Arlene Gonzalez-Sanchez will serve as Commissioner of the Office of Alcohol and Substance Abuse Services. She is currently heads up the Community Services department at the Nassau County Department of Mental Health.

Whether they know it or not, Robert Morris staff and students are combatting community disorganization

Robert Morris Elementary School, at 80 Union St. in Batavia, is now 15th in line for a $50,000 Pepsi Refresh grant. I wrote an article on their endeavor for The Batavian, which can be found here, about two and a half weeks ago.

Some of you may have driven by the school a couple nights ago, when the teachers were camped outside in the cold encouraging people to vote. Howard Owens did a piece on this yesterday morning -- click here to read.

The Robert Morris Playground Committee, which is made up of teachers and parents, wants to use the money for playground improvements, including safer and more kid-friendly equipment. They understand that the playground is used by the community as a whole, and they want to make sure that kids and their families have a safe and suitable place to go for recreation.

Joanne Beck of The Daily News reported on the project's voting status in an article that was posted this morning.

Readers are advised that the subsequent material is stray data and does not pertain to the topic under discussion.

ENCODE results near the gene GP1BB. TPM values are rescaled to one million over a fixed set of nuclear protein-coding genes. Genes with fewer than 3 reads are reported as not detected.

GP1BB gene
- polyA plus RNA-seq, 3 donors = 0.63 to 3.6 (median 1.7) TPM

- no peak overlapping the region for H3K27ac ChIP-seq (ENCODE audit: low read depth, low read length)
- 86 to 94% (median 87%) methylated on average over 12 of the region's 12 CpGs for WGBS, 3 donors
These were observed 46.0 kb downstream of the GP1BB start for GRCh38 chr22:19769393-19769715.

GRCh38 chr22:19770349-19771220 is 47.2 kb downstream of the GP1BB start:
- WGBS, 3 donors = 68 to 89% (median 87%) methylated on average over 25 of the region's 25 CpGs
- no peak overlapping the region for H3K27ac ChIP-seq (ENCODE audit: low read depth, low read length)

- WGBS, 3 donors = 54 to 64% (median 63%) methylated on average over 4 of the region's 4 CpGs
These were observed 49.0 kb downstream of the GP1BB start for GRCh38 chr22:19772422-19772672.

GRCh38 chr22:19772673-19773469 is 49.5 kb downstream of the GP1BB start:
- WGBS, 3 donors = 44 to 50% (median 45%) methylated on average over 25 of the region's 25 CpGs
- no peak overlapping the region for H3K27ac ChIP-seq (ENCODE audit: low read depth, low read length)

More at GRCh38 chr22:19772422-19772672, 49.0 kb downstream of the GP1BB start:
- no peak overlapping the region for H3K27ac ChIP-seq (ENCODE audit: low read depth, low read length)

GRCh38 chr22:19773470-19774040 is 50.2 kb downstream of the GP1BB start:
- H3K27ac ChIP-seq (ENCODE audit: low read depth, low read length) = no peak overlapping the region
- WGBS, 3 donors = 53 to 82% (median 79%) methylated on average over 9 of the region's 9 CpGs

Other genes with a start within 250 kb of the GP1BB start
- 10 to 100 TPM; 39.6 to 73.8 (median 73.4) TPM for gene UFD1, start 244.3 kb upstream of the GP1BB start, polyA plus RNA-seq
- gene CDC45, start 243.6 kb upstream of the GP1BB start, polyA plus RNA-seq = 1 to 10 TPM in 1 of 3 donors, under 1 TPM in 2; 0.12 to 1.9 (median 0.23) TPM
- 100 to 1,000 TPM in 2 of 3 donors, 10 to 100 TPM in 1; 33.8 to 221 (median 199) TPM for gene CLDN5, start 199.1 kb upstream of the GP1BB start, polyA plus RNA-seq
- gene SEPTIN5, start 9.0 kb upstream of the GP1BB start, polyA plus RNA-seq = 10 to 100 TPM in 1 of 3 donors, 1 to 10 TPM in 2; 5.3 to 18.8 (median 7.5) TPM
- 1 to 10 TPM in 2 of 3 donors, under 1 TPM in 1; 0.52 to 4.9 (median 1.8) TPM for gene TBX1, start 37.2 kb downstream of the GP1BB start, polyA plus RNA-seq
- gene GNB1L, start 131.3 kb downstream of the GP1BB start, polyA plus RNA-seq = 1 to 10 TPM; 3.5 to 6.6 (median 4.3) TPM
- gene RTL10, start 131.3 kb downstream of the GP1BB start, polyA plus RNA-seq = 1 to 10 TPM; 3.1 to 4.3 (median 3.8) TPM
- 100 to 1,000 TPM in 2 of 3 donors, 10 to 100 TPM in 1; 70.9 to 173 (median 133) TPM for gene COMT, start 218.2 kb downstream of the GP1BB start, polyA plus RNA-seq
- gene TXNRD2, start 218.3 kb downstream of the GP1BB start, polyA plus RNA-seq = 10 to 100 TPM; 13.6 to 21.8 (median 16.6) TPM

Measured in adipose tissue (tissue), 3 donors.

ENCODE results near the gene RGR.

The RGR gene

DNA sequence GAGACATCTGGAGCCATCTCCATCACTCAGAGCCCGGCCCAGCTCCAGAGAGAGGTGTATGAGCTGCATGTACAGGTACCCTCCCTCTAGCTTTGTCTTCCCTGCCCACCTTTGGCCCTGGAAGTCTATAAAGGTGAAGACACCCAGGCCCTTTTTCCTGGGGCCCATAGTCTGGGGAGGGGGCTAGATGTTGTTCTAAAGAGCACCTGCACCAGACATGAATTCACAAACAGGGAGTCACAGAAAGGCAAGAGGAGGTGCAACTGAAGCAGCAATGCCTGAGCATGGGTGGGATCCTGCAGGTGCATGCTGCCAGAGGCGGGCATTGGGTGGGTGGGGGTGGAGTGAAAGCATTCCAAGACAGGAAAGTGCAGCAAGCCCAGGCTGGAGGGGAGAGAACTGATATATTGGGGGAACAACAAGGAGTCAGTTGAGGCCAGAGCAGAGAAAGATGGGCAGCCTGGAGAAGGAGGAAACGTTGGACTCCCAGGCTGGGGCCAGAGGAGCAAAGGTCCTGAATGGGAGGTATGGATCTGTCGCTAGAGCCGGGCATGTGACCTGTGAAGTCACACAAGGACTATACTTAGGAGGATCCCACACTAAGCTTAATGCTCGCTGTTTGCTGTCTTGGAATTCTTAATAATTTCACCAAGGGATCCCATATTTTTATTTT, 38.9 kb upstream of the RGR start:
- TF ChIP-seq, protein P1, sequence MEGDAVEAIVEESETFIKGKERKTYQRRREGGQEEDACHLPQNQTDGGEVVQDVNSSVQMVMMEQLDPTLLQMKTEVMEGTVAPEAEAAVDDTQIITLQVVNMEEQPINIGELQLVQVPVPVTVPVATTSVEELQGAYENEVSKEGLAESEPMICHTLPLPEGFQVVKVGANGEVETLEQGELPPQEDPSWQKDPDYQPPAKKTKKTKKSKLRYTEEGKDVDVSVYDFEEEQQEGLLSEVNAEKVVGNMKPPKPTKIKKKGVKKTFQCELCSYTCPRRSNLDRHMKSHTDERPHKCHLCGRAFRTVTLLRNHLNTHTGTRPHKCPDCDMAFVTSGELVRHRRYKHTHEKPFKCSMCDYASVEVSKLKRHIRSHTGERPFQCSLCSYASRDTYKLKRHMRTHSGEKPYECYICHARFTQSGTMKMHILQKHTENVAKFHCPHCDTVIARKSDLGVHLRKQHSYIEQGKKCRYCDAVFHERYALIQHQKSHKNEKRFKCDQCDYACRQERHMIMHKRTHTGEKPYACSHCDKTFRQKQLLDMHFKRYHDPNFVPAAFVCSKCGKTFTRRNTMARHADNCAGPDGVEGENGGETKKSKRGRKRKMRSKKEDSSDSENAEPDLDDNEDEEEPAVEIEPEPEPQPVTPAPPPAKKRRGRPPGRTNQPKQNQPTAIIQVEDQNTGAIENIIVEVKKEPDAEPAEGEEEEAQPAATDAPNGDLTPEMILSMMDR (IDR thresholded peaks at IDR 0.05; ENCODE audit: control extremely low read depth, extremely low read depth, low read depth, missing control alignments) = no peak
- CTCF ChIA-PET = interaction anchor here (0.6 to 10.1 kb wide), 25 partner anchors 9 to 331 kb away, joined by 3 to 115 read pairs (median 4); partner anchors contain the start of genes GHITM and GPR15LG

I would highly encourage everyone to vote for this project, not least of all because it will serve as a protective factor against harmful behavior among youth.

Monday, December 20, 2010

Two 'Batavian' articles of interest

The first one, "One of Batavia's habitual offenders given maximum prison term," was published at 12:39 this afternoon. It covers the recent conviction of the man to whom Howard Owens refers as "(o)ne of Batavia's most persistent criminals."

Michael J. Piasta's attorney pushed for a more lenient sentence than the one that was issued, arguing that the former "never had a chance to be a productive citizen" (Owens' wording). One of the issues is that Piasta's parents both suffered from substance addictions; he himself consumed LSD by accident as a toddler. Judge Robert C. Noonan expressed hope for Piasta's future, but urged him to take advantage of whatever substance abuse programs are available in prison.

Click here for the full article.

On a different (if not lighter) note, the Salvation Army is in need of bell-ringers and/or other services. I'm sure they would very much appreciate whatever help anyone here at GCASA can provide.